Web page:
Writing Across Communities Partners with SJU’s Staten Island Campus for Inclusive Writing Community Initiative

My Sister's Keeper
November 21, 2019

On October 22nd, Writing Across Communities traveled to the Staten Island campus to help facilitate My Sister’s Keeper, an initiative which aims to form inclusive writing communities for young women of color. Alongside Chiara Cillerai, first-year writing faculty on the St. John’s Staten Island campus, Undergraduate Writing Coordinators Jade Colon, AjiFanta Marenah, and Cheyenne Ross worked with 30 high school students as they drafted and revised college application materials. Below, Jade, AjiFanta, Cheyenne, and Professor Cillerai reflect on their experience working with these young women writers:


This was such a rewarding experience for me. The young girls were extremely ambitious and eager to write about themselves. They learned that there are different ways to express themselves on paper in a way that will set them apart from other students who are in the same position. The girls that I had the opportunity to work with felt unsure of what exactly they should write about. I assured them that even their most intimate experiences have value and importance, especially those where positivity has risen out of adversity. The lessons learned from those experiences are always worth sharing. They left feeling encouraged and ready to distinguish themselves as college-bound students.     


During our meeting with the young women from My Sister’s Keeper, I felt extremely inspired and motivated. The conversations I had with the students in my small group proved to me the significance of creating a space where young women of color can engage in writing about their personal experiences. Most of the work I did with my small group was brainstorming content and assisting them to organize their thoughts in a more coherent and creative way. The best part of the program was actually listening to them and seeing how in just 30 minutes they had the blank pages provided to them filled with traumatic experiences that became the grounds for their strengths, resilience, and goals in life. 


I was excited to work with the Staten Island campus and with My Sister’s Keeper because of my personal passion for mentorship and college access and success. This collaboration gave me the chance to have a role in the planning process for the workshop and implement the different experiences I have gained with WAC and my high school mentorship position. Most importantly, we were able to connect with the larger St. John’s Community, as well as the larger NYC community—which was very important to us as our mission extends across communities and isn’t limited to the Queens campus. During our first meeting with the Staten Island undergraduate students, I was happy to see how our different experiences, whether work or education, came together to help us think about how to create a meaningful workshop for MSK. Some of us had student leadership experience, while others are enrolled in the School of Education, which helped us think of ways to make the workshop engaging. The atmosphere was also very open to the point where I felt comfortable enough to voice my honest opinions and suggestions for improvement. Although I was not fortunate enough to make it to the program with MSK, I believe that the time spent planning it and preparing for their presence was very beneficial for all of our communities—SJU Queens, SJU Staten Island, and the young women of color.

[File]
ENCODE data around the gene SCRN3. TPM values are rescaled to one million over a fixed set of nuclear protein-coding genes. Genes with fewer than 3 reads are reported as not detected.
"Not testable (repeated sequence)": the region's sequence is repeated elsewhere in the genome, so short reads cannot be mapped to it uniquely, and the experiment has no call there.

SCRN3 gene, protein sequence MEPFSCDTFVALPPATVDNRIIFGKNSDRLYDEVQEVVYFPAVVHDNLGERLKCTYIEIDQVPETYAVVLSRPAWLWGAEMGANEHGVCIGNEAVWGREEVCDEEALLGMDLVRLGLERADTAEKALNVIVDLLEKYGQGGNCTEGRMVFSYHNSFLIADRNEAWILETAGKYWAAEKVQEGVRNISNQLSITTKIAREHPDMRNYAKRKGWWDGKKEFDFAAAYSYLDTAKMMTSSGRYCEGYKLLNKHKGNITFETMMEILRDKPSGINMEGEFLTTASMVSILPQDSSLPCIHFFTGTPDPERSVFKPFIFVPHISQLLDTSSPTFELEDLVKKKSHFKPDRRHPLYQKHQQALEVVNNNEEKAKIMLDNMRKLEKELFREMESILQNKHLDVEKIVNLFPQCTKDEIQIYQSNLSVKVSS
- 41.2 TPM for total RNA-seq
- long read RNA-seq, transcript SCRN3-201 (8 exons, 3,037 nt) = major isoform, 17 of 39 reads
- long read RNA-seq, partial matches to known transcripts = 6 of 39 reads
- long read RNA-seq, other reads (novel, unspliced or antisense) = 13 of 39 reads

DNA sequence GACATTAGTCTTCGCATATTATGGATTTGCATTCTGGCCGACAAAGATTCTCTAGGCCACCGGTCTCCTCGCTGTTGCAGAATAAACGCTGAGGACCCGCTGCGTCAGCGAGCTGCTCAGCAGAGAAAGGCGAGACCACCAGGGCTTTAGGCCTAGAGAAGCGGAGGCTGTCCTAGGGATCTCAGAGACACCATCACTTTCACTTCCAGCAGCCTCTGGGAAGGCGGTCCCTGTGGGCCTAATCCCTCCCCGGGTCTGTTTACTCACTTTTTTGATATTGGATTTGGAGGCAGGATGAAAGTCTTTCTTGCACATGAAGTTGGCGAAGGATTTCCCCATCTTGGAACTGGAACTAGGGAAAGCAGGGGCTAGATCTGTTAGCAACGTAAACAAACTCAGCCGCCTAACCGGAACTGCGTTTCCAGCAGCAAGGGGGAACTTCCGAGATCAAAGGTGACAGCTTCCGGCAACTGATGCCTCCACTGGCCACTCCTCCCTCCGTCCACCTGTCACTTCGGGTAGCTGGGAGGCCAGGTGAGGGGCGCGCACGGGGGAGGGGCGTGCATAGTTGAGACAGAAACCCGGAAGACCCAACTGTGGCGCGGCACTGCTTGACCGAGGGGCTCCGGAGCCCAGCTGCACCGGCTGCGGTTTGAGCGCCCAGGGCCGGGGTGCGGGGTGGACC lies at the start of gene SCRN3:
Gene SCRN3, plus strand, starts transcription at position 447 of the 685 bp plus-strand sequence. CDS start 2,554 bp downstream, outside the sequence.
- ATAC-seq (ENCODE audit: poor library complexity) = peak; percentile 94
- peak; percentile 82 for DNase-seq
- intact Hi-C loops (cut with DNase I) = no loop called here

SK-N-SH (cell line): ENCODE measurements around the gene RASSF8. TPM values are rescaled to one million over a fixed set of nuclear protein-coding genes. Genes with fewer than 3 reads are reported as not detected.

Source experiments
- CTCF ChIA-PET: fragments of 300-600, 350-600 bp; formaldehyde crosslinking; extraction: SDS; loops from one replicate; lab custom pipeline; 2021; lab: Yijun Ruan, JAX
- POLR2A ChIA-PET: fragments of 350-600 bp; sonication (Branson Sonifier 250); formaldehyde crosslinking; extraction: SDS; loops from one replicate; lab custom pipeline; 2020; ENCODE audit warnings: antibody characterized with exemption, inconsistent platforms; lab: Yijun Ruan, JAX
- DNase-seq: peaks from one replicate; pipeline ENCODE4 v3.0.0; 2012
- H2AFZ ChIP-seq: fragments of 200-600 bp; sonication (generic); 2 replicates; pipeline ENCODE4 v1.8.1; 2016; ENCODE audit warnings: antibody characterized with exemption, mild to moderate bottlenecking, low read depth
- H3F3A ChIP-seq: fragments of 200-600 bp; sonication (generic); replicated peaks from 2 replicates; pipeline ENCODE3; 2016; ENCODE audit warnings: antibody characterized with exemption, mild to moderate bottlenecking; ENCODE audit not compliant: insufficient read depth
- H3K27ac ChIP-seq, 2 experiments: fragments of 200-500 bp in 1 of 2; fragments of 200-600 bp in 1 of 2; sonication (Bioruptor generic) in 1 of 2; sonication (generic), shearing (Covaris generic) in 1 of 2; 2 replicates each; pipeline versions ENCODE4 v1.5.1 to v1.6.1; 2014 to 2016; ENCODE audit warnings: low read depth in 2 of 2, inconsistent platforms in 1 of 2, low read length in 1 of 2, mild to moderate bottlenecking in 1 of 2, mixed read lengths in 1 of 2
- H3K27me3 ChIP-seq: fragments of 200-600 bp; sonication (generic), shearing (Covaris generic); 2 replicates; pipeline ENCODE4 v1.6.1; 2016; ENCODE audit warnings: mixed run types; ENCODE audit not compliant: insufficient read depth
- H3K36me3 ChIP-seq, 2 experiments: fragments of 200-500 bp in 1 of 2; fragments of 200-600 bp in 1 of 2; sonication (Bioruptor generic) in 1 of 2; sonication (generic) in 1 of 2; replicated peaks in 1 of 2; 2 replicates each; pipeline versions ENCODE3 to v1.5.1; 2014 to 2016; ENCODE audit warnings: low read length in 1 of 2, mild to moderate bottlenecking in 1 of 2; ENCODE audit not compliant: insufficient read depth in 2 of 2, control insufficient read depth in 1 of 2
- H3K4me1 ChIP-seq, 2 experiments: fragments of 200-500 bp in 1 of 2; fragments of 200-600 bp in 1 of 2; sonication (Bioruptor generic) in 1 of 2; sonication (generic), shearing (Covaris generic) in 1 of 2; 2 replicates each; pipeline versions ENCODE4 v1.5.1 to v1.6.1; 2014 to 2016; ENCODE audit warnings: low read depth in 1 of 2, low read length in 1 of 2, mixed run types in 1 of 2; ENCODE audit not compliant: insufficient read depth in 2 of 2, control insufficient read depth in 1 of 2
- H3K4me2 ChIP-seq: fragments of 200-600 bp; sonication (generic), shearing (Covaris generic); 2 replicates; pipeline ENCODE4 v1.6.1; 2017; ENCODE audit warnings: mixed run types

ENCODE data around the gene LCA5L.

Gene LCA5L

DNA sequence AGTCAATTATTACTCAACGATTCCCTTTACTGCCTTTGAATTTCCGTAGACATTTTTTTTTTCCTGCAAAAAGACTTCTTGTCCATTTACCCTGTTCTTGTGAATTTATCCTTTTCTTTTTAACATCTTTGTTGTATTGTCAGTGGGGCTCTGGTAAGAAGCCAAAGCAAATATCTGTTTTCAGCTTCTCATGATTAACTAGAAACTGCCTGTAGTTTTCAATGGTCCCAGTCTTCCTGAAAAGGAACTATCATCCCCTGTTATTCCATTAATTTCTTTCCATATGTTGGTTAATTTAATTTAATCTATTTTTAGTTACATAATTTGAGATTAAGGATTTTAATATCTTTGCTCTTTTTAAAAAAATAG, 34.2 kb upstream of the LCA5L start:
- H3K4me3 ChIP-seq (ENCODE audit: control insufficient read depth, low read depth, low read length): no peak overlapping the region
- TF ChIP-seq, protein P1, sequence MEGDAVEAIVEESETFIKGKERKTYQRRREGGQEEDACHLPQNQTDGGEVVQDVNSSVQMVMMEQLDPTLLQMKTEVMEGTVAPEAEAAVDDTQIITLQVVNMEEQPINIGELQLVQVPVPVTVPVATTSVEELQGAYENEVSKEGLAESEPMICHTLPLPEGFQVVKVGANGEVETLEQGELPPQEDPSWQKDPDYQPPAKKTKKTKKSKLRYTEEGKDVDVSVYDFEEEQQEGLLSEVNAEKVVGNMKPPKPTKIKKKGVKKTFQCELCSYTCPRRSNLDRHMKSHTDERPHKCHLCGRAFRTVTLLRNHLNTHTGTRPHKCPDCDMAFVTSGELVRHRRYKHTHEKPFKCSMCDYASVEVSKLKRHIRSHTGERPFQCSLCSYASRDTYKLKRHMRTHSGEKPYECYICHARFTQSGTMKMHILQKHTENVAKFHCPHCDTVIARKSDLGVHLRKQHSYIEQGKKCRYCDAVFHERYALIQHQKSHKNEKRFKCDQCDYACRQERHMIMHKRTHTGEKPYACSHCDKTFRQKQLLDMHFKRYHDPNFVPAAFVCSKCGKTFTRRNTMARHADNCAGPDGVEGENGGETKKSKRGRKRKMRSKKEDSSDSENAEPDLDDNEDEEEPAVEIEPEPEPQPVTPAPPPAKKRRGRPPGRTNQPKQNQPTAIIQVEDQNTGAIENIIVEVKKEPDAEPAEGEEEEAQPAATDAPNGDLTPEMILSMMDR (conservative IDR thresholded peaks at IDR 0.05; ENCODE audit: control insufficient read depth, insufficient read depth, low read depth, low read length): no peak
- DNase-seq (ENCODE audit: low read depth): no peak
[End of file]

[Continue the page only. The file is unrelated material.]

Prof. Chiara Cillerai:

I had envisioned the workshop as a collaboration among students who test and improve their ideas and skills in an environment that is intellectually engaging and comfortable at the same time. What happened in October was more than that. The meeting between St. John’s University students and the young women from the “My Sister’s Keeper” program proved the truth behind the saying that writing happens in the sea of conversation. A lively conversation among the two groups of students who sat together in the Staten Island Loretto Library Common Learning space ended with a draft of the high school students’ common application essays, and confirmed my belief that collaboration is essential to encourage and produce writing. The writers who participated in the workshop are now at sea working on the words that emerged in the conversation they had while on our campus and getting ready to meet again to continue to collaborate and flourish. I couldn’t be more proud of all of them. 

Writing Across Communities hopes to work with My Sister’s Keeper again in the future. Read more about MSK here, in a post written by our Staten Island partners.